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The Weekend Neos Kosmos : 26 January 2019
DIGITAL.NEOSKOSMOS.COM THE WEEKEND NEOS KOSMOS | SATURDAY 26 JANUARY 2019 27 GREECE Greek professor gets honours Greek born and raised Professor Eleftheria Zeggini from Volos, has just led medical researchers onto the most important breakthrough regarding osteoarthritis so far. Heading a team of Greek and UK scientists, the multiawarded Dr Zeggini looked into the genetic background of osteoarthritis, discovering 52 new genes and biological mechanisms associated with the disease which is the leading cause of disability worldwide. This breakthrough has opened up opportunities for developing new medication that will help treat the common myoskeletal disease and source of chronic pain for millions of people. In the study, published in the journal 'Nature Genetics' researchers analysed the complete genome of a sample of 77,052 people suffering from osteoarthritis juxtaposed to the genome of 378,169 healthy people. "Osteoarthritis is a very common illness, which causes mobility difficulties and for which there is no cure," Dr Zeggini noted ion the study. "We have conducted the largest study of osteoarthritis to date and we have found more than 50 new genetic changes that increase the risk for its occurrence. This is an important step forward with the aim of developing treatments that will help millions of people who suffer." Dr Zeggini, who is a ProEleftheria Zeggini has made the most important breakthrough in osteoarthritis so far Greece removes antiquities from fund list fessor of Statistical Genetics at the Wellcome Trust Sanger Institute, has dedicated her research to identifying novel complex trait loci by carrying out association studies, to develop analytical tools and to understand the molecular mechanisms underpinning disease pathogenesis and published more than 150 scientific articles with breakthrough discoveries of inherited factors that can predispose obesity, hyperlipidemia, osteoarthritis, diabetes and other major diseases. Artist pleads for the return of stolen work An artwork by Melbournebased artist and iconographer Lisa Ghent was stolen from Australian Catholic University Art Space in Fitzroy, Melbourne, on Thursday, 17 January. The painting was a study made of the famous Hans Memling icon - Man of Sorrows in the Arms of the Virgin - housed at the National Gallery of Victoria. The Palace of Knossos, Crete, was among the items that Greeks consider an important part of their heritage. The Greek government has removed 2,330 archaeological sites, museums, monuments and castles from a development fund of properties up for private development under the country's bailout terms. These items were in a holding company owned by the Greek state as a measure included in the last financial bailout in 2015 to satisfy Greece's foreign creditors. The government had repeatedly given reassurances that the monuments could not be sold off to foreign interests, but this did not stop protests from happening, including a oneday strike by archaeologists in October that prevented tourists from visiting the major attraction. The Greek Minister of Culture announced that the cultural assets would be exempted from the fund. "We have 2,330 assets which are protected through a legal act. We can now rest assured," said Greek Culture Minister Myrsini Zorba. Some of the world's finest antiquities were included on the fund list, including the 4,000-year-old palace of Knossos on Crete, the tomb of King Philip II of Macedon, Alexander the Great's father, and dozens of other items such as the White Tower of Thessaloniki and Spinalonga, an island that was a leper colony until 1957. A full list of the assets would be presented at a later date. The study took Lisa over 12 months to compete, and was painted in the medium of egg tempera, typical in icon paintings. Visions of Beauty is the current exhibition that opened on 14 January at the Australian University Art Space at Brunswick street Fitzroy. It is a collaboration of egg tempera works by some of Australia and Russian's Master iconographers and their students. Lisa's work was stolen in broad daylight, with police narrowing the time of the incident to be between 1.30 and 3pm. "In the 13 years I have worked in our gallery and studio spaces, we have not suffered a loss of any other artworks," said Christine Small, Visual Arts Technician at the ACU. Anna Prifti, Director of the Byzantine School of Iconography in Camberwell, which Lisa is a student of, was shocked to learn of this while on holiday. "I have seen this work from its beginning to end. Lisa has Lisa Ghent’s study of Hans Memling’s icon ‘Man of Sorrows in the Arms of the Virgin’ has been stolen. worked tirelessly and meticulously to complete it. We all hope for its safe return ," said Ms Prifti. Lisa Ghent is pleading with the thief for its safe return. "I'm not interested in pressing charges or asking questions. It is a very fragile painting," Ghent said. An investigation has been launched and people who may have any information are urged to contact Fitzroy Police Station on (03) 9934 6400. The exhibition will continue until 2 February at ACU Art Space, 26 Brunswick Street Fitzroy.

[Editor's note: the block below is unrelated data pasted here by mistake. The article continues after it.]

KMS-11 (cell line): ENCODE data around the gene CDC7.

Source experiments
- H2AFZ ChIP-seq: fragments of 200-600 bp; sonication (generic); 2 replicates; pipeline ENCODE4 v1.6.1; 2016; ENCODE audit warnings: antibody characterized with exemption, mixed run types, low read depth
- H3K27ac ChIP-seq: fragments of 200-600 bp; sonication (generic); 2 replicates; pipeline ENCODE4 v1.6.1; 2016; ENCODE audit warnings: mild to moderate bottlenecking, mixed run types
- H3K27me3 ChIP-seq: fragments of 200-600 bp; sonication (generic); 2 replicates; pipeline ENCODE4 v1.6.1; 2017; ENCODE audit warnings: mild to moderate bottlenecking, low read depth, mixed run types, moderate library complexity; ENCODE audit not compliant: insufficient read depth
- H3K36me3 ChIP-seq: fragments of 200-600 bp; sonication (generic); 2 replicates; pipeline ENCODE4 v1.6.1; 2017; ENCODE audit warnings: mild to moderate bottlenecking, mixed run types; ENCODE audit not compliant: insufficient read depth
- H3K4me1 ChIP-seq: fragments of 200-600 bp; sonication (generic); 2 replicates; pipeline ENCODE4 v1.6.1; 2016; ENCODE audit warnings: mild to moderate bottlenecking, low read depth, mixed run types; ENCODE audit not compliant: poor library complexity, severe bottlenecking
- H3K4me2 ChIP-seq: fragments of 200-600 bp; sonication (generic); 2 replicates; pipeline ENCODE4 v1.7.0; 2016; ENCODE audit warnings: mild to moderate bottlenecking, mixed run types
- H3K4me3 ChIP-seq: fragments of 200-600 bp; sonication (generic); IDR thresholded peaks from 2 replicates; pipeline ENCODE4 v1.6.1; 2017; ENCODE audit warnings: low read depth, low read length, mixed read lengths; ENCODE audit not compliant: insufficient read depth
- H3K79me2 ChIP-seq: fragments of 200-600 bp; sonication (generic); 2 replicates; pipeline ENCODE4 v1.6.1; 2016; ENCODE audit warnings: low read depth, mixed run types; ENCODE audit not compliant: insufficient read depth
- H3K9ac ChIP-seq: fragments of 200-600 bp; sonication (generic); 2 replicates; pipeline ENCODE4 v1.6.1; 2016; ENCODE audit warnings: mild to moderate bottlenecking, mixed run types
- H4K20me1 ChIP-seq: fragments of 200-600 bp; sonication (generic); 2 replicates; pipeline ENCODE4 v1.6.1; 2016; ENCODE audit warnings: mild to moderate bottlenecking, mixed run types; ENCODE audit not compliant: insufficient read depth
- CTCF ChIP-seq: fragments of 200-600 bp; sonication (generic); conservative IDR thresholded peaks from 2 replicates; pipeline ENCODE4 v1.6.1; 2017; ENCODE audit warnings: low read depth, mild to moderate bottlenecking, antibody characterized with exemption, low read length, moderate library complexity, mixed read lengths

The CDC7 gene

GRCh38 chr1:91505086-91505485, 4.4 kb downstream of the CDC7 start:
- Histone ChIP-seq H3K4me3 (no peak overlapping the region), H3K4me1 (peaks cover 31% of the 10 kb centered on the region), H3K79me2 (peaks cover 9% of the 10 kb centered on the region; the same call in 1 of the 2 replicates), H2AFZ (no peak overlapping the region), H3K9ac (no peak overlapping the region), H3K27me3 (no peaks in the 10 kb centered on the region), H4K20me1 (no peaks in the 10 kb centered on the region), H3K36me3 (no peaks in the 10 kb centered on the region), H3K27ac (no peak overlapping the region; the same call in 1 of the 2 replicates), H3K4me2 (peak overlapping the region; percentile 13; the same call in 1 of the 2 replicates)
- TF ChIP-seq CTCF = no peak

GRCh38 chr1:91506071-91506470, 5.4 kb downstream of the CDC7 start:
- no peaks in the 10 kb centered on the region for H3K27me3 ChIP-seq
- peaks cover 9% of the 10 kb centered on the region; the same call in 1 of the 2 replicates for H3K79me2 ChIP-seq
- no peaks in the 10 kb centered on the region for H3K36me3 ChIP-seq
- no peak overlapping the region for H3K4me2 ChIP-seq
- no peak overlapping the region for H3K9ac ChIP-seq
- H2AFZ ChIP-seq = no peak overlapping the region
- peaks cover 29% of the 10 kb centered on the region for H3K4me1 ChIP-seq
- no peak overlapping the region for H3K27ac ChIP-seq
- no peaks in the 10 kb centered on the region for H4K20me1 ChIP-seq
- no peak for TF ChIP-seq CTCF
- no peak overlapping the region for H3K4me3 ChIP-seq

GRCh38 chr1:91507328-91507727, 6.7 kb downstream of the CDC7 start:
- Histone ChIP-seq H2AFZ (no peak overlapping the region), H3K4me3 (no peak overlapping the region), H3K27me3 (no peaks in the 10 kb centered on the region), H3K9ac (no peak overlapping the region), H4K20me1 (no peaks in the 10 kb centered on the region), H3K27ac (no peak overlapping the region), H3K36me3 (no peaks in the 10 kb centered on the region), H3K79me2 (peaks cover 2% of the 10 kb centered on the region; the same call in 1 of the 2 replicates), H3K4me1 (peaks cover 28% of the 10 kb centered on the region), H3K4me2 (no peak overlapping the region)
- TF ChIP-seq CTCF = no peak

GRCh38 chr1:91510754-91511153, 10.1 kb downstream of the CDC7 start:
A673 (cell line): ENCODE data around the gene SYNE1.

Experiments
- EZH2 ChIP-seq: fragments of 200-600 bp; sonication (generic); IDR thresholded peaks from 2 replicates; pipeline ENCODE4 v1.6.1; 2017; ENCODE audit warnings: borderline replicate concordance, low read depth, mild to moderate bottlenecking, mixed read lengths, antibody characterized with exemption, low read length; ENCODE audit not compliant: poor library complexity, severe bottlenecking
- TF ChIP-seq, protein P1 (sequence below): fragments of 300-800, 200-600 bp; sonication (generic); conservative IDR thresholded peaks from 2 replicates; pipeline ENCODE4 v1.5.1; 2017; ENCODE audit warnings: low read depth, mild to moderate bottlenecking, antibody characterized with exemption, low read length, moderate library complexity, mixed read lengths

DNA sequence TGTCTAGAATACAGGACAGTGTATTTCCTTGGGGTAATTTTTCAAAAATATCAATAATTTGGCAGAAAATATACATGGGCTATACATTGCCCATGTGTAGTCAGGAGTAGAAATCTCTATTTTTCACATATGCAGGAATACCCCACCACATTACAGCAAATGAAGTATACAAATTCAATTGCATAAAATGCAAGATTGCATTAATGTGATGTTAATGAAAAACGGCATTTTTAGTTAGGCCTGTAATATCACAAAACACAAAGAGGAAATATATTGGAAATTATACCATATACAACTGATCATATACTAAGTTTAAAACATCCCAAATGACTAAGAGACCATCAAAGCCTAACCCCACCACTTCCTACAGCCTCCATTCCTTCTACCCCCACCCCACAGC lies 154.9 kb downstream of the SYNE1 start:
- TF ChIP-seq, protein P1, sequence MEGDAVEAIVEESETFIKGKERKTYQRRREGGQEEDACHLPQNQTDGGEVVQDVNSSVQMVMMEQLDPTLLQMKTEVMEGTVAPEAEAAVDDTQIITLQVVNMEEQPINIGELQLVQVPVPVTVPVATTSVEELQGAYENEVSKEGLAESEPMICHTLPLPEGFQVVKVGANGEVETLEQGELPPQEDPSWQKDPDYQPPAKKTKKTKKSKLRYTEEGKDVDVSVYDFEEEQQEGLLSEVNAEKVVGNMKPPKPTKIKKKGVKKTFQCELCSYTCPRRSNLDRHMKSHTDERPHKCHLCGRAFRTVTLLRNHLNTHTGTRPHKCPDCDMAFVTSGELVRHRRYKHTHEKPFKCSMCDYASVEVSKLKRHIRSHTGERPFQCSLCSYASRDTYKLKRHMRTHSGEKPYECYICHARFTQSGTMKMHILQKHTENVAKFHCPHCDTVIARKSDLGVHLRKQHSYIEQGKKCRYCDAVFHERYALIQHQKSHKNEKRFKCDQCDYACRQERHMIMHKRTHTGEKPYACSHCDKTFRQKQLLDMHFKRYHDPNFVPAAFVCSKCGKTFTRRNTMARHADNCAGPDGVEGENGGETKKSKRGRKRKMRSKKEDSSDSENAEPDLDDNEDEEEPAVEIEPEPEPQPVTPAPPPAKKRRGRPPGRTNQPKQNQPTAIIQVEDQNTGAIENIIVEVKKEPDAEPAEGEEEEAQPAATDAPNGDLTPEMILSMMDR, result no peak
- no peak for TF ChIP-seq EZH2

19 January 2019
2 February 2019